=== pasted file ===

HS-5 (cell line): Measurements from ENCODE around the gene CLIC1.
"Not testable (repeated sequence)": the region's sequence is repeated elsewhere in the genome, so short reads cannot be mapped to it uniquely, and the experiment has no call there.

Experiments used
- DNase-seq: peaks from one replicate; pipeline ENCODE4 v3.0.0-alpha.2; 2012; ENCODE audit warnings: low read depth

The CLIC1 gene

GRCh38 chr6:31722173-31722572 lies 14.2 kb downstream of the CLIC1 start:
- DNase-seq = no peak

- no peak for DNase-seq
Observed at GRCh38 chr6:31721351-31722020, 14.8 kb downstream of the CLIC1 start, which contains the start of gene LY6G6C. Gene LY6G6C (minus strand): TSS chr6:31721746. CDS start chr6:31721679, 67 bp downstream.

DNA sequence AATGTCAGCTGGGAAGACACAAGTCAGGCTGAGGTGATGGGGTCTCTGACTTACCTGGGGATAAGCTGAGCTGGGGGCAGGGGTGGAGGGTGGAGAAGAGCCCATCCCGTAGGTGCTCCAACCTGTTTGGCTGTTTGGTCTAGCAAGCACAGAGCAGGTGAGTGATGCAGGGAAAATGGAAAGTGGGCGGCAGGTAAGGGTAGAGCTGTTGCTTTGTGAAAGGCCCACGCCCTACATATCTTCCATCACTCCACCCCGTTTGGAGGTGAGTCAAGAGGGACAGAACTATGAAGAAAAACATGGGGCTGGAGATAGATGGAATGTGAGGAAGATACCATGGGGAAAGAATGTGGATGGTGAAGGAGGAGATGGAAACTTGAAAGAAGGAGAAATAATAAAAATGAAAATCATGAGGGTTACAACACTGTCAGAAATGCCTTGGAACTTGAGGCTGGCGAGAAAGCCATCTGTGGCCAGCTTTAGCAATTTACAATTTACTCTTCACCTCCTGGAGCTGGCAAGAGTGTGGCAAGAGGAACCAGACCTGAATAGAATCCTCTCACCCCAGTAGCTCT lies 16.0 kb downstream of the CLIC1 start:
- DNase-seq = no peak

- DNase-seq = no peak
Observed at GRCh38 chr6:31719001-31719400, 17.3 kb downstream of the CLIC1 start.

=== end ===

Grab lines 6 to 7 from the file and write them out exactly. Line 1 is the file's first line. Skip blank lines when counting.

GRCh38 chr6:31722173-31722572 lies 14.2 kb downstream of the CLIC1 start:
- DNase-seq = no peak